By Ahmed Kafafi
Long hailed as one of Egypt’s foremost directors, Dawoud Abdel Sayed’s repertoire includes films like El Sa’aleek (The Vagabonds), El Bahth ‘An Sayed Marzouk (In Search of Sayed Marzouk), El Kit Kat (Kit Kat), Ard El Khof (The Land of Fear), and Mowaten w Mokhber w Haramy (A Citizen, A Detective and A Thief).
After its 2014 premiere at Dubai International Film Festival, Dawoud’s latest film – Qodrat Gheir ‘Adiyya (Out of the Ordinary) – screened at cinemas last month to much critical acclaim. In spite of its difficult subject matter, the film cements Dawoud Abdel Sayed’s position as master of the celluloid scene – perhaps second only to late filmmaker Yousif Shahin.
Throughout its 140 minutes, the film never ceases to give the impression that Abdel Sayed is a painter, depicting with color and brush every detail in every scene. The breathtaking scenes that portray Alexandria’s beaches and downtown area juxtaposed with the complex and philosophical storyline make the film a contemplative and visually stunning masterpiece.
Qodrat Gheir ‘Adiyya, which literally translates into unusual or extraordinary abilities, tells the story of Yehia (played by Khaled Abu El Naga), a young doctor doing his dissertation on paranormal abilities. Frustrated at his lack of results, Yehia takes a forced vacation, staying at a small hotel in a small coastal village near Alexandria. The hotel, which is owned by 35-year-old artist and divorcee Hayat (played by Naglaa Badr), is host to four other regulars: an opera singer (played by tenor Hassan Kami), an Italian filmmaker (played by Akram El Sharkawy), a painter and arts professor (played by Ahmed Kamal), and a religious chanter (played by Mahmoud El Gindy). Although it is hinted that each of the guests has unique abilities, it not until Yehia meets Hayat’s daughter Farida (played by Mariam Taher) – whose clairvoyant abilities allow her to move objects with her eyes and to foretell the future – that he realizes that he may be on to something.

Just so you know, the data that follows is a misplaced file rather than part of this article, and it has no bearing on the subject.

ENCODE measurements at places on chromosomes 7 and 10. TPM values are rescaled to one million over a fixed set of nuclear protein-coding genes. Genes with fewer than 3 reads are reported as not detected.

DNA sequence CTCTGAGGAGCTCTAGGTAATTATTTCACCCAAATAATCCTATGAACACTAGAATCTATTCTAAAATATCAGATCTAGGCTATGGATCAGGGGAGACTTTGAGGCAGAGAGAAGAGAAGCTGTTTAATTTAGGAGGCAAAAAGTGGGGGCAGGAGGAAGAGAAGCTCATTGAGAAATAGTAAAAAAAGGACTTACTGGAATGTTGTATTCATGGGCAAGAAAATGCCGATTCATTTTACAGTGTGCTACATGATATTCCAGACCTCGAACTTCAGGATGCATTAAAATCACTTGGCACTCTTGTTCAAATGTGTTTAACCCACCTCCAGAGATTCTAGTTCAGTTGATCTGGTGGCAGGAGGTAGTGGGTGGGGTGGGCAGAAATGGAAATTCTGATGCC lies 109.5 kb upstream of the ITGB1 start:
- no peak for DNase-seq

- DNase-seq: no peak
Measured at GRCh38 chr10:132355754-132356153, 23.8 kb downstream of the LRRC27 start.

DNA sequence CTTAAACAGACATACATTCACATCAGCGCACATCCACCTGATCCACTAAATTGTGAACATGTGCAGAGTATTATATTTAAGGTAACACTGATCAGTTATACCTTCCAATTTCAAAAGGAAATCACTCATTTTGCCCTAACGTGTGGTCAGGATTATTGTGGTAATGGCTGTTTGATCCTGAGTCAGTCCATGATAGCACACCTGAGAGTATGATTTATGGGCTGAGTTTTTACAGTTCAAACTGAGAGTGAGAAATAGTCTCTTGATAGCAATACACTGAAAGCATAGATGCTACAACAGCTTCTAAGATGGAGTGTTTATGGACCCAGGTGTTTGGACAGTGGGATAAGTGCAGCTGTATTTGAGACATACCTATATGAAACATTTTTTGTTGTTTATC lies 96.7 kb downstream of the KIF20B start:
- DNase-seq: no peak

As he makes this discovery, Omar – an authority figure played by Abbas Abu El Hassan whose affiliation is left vague – begins to visit the hotel, believing that he can exploit Farida’s talent to solve crime cases. And as the abilities of each boarder surfaces, Yehia begins to question whether he has imparted those abilities on them or if they are inherent.
As the movie came to an end, I was reminded of a time when a team of music experts was dispatched to the Egyptian countryside in search of a new Om Kolthoum; many years later, they returned defeated, having failed to find a new diva.
Qodrat Gheir ‘Adiyya delves into an expressionistic world, where the absence of realistic details like jobs, locations and sudden twists are left unjustified. In fact, all the tools are symbols used to express one of the most compulsive obsessions of modern man: that he is capable of extraordinary feats waiting to be discovered.
The film can be seen as the visualization of a complex concept, where all the scenes and characters are symbols rather than flesh and blood entities; in this interpretation, the incidents are propelled by human being’s obsession with extraordinary abilities.
The movie is also a commentary on the need for the unity of abilities, for each of us has the potential to demonstrate extraordinary abilities; in the film, this is embodied by characters like the circus clowns, the vocalists, the simple fisherman and the artist. But unless those abilities are transformed into a single, unified force, they will remain useless.
Above all, it demonstrates how the search for the extraordinary must begin with oneself.
Perhaps this is why the search for a new diva is doomed to fail, for searching for the extraordinary in a materialistic world where people with modest abilities that mask as unique vie for distinction, will never produce genius.